Therefore quality assurance in document processing is also tied to centralization. Whenever possible, all customer communication should be collected and transmitted to a central system, regardless of in what area, in what format, and on what physical and digital channel the correspondence is created and output. While the processor prints the document at his or her workstation or sends it as a PDF attachment to an e-mail, it can be indexed and archived at the same time. Everything runs in the system background. Ideally, a rules check is integrated here, including for compliance with corporate identity (wording, layout, fonts, etc.) and legal obligations (archiving, reporting, data protection) and even release mechanisms (four-eyes principle, etc.) In particular, banks, insurers, and telecommunications providers are faced with a complex maze of regulatory requirements. How can they possibly meet them without a reliable and central IT-supported check procedure?

First the analysis, then the check
At the end of the day, quality assurance encompasses a multitude of things, such as a check of the content (Is the data correct and complete? Are all CI and compliance regulations observed?) and well as a technical production check (Can the files be output and further processed? Are all the control codes for enveloping, franking, etc. present?), and of course, validating the IT itself (How do modifications and updates affect a specific system, other applications and the document? If documents were converted, does the content of the original match the output file?)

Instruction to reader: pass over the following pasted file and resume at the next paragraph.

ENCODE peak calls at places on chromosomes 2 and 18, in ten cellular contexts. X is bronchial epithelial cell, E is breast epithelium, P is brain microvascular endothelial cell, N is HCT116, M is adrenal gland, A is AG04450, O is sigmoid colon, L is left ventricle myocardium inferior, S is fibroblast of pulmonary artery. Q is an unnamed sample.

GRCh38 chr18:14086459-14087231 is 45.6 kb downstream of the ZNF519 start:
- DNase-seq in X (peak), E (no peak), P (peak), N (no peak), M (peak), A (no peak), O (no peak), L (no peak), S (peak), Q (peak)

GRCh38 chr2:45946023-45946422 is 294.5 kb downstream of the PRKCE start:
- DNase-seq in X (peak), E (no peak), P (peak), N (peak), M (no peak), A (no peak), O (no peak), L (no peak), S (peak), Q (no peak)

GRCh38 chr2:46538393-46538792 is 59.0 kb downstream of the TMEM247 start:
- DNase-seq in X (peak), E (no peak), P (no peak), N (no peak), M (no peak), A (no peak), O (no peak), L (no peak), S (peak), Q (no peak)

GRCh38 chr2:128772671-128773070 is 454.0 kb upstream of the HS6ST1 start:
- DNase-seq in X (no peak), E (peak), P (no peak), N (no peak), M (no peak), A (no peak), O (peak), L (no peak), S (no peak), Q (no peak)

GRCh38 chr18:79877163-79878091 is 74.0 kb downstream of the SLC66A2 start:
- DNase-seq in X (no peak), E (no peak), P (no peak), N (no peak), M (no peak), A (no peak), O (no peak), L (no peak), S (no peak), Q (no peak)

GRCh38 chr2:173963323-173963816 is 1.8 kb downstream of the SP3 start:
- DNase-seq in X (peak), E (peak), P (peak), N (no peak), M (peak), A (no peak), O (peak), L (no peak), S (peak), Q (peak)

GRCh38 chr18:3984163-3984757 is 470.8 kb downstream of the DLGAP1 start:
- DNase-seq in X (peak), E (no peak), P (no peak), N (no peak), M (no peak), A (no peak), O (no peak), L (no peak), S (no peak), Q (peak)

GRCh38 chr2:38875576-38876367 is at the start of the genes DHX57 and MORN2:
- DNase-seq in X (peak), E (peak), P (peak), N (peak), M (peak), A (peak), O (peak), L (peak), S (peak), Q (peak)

Even then, cost savings warrant integrating another check, such as in the output center for opportunities to bundle mailings to the same recipient to save postage or if documents have all the required control characters for post-processing to prevent returns.

You can’t be too careful.
For these reasons, a thorough quality check is always tied to a process analysis. Where can rule violations or bottlenecks occur in production? Is data consistent? What document-generating systems are subject to frequent updates? Do these modifications affect document creation at all? The answers ultimately determine what type of check is needed at what point during document processing. Processors and specialist users must be included in that analysis so the entire document cycle can be examined for possible weak points.

Continuous improvement is an enterprise-wide goal. There is too much at stake to sail blindly into a perfect storm.

Compart helps companies increase the efficiency of its operational processes through solutions for rapid and flexible processing of high-volume amounts of transaction documents. The scalable and platform-independent product family DocBridge® which is designed, developed and maintained by Compart, the issuance of these documents allowed at any time and at any place both digitally and on paper. Worldwide, the company enjoys a reputation as an innovative leader and as a developer of professional and pioneering solutions in the field of document management. More than 1,200 customers in 42 countries from various industries such as finance, insurance, retail, printing industry, the telecommunications industry, the utilities sector and healthcare sectors employ solutions of Compart. In addition, Compart is a technology partner for many leading manufacturers in the industry.

Quality assurance has always been a top priority at Compart. The company with international reach offers solutions and tools that cover all areas and processes of document checking, including rules validation (CI, compliance), direct document comparison at the object and text level, and different test procedures (regression, iteration, and conversion tests). The tools are modular in design for combining as needed and integrating at any point in the production process.